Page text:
return future;
    }
};


/// This came in handy above, which I found somwhere on stackoverflow:
template<class F>
auto shared_function( F&& f ) {
  auto pf = std::make_shared<std::decay_t<F>>(std::forward<F>(f));
  return [pf](auto&&... args){
    return (*pf)(decltype(args)(args)...);
  };
}

Basically, the ResourceOrchestrator allows a client to request the execution of a resource-dependent functor via execute(Functor()). Internally, the ResourceOrchestrator deduces the arguments that the functor expects and requests exclusive access to these resources from the ResourceRegistry. Once exclusive access is granted, the lockScopes are packaged along the command into a task which is forwarded to the executor for execution.

So all in all, the aim here is to be able to just do the following in the client code. At application startup, we want to wire everything up like so:

auto registry = std::make_unique<ResourceRegistry>();
auto executor = std::make_shared<Executor>();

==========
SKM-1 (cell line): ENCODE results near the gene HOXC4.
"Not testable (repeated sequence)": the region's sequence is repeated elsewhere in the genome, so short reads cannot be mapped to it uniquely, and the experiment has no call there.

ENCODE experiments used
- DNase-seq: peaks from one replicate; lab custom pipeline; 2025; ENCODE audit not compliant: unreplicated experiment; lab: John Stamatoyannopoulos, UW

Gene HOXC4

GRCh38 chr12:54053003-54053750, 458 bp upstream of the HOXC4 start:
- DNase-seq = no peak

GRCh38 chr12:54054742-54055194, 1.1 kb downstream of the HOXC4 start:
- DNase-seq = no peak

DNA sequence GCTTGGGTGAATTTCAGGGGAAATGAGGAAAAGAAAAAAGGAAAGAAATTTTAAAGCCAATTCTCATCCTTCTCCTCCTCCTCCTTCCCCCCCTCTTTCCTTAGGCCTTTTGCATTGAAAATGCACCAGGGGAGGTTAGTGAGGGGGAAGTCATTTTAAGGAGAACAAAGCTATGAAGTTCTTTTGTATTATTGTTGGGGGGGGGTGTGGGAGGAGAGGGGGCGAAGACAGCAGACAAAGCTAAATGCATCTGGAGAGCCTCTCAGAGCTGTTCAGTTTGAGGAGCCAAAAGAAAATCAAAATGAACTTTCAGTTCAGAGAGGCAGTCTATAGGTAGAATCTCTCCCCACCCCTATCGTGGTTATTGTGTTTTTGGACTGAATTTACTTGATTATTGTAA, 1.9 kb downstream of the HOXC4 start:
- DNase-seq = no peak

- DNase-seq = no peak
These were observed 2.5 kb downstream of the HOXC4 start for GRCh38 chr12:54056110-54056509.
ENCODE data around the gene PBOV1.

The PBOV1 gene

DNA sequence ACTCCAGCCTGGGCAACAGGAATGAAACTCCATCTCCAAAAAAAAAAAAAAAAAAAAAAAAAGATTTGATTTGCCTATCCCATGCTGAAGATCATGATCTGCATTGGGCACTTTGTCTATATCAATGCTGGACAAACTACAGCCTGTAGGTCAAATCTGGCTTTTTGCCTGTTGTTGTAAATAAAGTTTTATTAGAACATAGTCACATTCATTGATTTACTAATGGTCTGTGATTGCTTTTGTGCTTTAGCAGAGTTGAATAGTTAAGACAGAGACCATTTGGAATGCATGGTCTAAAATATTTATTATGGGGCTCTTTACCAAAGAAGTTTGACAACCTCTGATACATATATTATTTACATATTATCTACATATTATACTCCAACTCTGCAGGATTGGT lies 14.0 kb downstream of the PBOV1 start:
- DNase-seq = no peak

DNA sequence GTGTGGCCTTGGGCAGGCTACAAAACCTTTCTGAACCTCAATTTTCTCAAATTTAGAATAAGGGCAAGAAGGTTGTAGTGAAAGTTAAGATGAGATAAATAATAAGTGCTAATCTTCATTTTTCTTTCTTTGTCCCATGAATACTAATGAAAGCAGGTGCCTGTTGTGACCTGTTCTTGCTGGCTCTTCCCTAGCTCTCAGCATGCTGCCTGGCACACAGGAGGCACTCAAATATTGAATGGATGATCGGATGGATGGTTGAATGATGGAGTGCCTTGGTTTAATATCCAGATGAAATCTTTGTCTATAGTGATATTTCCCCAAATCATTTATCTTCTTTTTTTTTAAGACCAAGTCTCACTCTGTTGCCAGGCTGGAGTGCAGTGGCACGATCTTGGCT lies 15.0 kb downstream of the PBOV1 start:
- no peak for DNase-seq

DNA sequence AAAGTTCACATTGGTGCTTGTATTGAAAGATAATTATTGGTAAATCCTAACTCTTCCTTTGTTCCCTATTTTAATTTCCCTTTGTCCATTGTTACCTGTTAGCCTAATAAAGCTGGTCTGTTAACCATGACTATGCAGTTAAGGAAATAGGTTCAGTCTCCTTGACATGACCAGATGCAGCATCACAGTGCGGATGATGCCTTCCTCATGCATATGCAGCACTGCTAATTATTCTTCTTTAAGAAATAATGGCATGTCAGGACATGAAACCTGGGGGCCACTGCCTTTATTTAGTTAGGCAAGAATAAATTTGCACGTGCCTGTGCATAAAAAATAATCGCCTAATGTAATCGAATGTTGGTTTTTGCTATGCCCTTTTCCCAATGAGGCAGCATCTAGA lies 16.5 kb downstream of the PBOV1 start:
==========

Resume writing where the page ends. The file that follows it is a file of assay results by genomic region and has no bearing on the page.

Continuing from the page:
auto dev1 = std::make_unique<Device1>();
registry->registerDevice(std::move(dev1));

auto dev2 = std::make_unique<Device2>();
registry->registerDevice(std::move(dev2));    
// ...

/// hand over ownership of the ResourceRegistry to the ResourceOrchestrator, 
/// alongside an executor that determines if tasks get executed in diverse threads, only one thread etc...
auto orchestrator = std::make_shared<ResourceOrchestrator>(std::move(registry), executor);

Then, once the orchestrator is set-up, we can just do the following request:

struct FooCmdSequence {
    RetType operator() (Device1& dev1, Device2& dev2) {
        // will be called with guaranteed exclusive access to dev1 and dev2
    }
}

/// just execute and provide locked resources automatically:
orchestrator->execute(FooCmdSequence());

I would highly appreciate it if someone other than me could have a look at it and address the following questions:

  1. Is the whole thing conceptually sound? Or are there important concerns that are not addressed here that will pop up in the distribution of resources to tasks?
  2. Are there alternative patterns that would be better suited?
  3. Would it make sense to extend the present approach such that the ResourceOrchestrator is equipped with different executors allowing it to choose one of them according to some preference associated with the device (e.g. some device-interfaces may only be used from the Main-thread, while others don't care)?